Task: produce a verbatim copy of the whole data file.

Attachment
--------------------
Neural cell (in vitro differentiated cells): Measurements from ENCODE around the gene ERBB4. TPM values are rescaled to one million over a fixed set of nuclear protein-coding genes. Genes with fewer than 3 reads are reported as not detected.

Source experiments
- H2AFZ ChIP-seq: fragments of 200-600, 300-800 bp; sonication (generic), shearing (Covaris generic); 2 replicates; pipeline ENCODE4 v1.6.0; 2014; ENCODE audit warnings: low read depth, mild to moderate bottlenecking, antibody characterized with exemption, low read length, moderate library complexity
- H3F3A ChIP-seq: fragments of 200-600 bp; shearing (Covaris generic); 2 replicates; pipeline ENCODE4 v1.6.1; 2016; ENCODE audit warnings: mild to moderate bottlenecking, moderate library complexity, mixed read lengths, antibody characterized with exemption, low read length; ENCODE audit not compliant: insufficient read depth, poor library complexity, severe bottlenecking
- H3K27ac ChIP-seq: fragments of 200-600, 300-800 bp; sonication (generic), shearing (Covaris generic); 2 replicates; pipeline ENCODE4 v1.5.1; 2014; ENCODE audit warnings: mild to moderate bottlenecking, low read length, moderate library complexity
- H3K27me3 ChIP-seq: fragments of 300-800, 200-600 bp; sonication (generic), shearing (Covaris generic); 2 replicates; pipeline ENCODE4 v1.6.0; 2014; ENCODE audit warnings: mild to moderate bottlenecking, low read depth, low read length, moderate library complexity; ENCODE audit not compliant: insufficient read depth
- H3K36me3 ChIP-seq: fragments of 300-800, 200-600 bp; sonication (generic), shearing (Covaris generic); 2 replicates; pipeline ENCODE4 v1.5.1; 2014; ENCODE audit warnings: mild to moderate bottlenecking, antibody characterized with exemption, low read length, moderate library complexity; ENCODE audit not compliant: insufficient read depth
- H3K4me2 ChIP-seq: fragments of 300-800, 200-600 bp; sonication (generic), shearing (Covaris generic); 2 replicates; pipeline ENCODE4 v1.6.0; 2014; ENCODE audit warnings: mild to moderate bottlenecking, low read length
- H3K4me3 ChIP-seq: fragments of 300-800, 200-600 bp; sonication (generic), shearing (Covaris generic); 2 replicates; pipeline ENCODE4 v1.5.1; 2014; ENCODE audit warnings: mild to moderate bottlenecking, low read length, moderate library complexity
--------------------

Neural cell (in vitro differentiated cells): Measurements from ENCODE around the gene ERBB4. TPM values are rescaled to one million over a fixed set of nuclear protein-coding genes. Genes with fewer than 3 reads are reported as not detected.

Source experiments
- H2AFZ ChIP-seq: fragments of 200-600, 300-800 bp; sonication (generic), shearing (Covaris generic); 2 replicates; pipeline ENCODE4 v1.6.0; 2014; ENCODE audit warnings: low read depth, mild to moderate bottlenecking, antibody characterized with exemption, low read length, moderate library complexity
- H3F3A ChIP-seq: fragments of 200-600 bp; shearing (Covaris generic); 2 replicates; pipeline ENCODE4 v1.6.1; 2016; ENCODE audit warnings: mild to moderate bottlenecking, moderate library complexity, mixed read lengths, antibody characterized with exemption, low read length; ENCODE audit not compliant: insufficient read depth, poor library complexity, severe bottlenecking
- H3K27ac ChIP-seq: fragments of 200-600, 300-800 bp; sonication (generic), shearing (Covaris generic); 2 replicates; pipeline ENCODE4 v1.5.1; 2014; ENCODE audit warnings: mild to moderate bottlenecking, low read length, moderate library complexity
- H3K27me3 ChIP-seq: fragments of 300-800, 200-600 bp; sonication (generic), shearing (Covaris generic); 2 replicates; pipeline ENCODE4 v1.6.0; 2014; ENCODE audit warnings: mild to moderate bottlenecking, low read depth, low read length, moderate library complexity; ENCODE audit not compliant: insufficient read depth
- H3K36me3 ChIP-seq: fragments of 300-800, 200-600 bp; sonication (generic), shearing (Covaris generic); 2 replicates; pipeline ENCODE4 v1.5.1; 2014; ENCODE audit warnings: mild to moderate bottlenecking, antibody characterized with exemption, low read length, moderate library complexity; ENCODE audit not compliant: insufficient read depth
- H3K4me2 ChIP-seq: fragments of 300-800, 200-600 bp; sonication (generic), shearing (Covaris generic); 2 replicates; pipeline ENCODE4 v1.6.0; 2014; ENCODE audit warnings: mild to moderate bottlenecking, low read length
- H3K4me3 ChIP-seq: fragments of 300-800, 200-600 bp; sonication (generic), shearing (Covaris generic); 2 replicates; pipeline ENCODE4 v1.5.1; 2014; ENCODE audit warnings: mild to moderate bottlenecking, low read length, moderate library complexity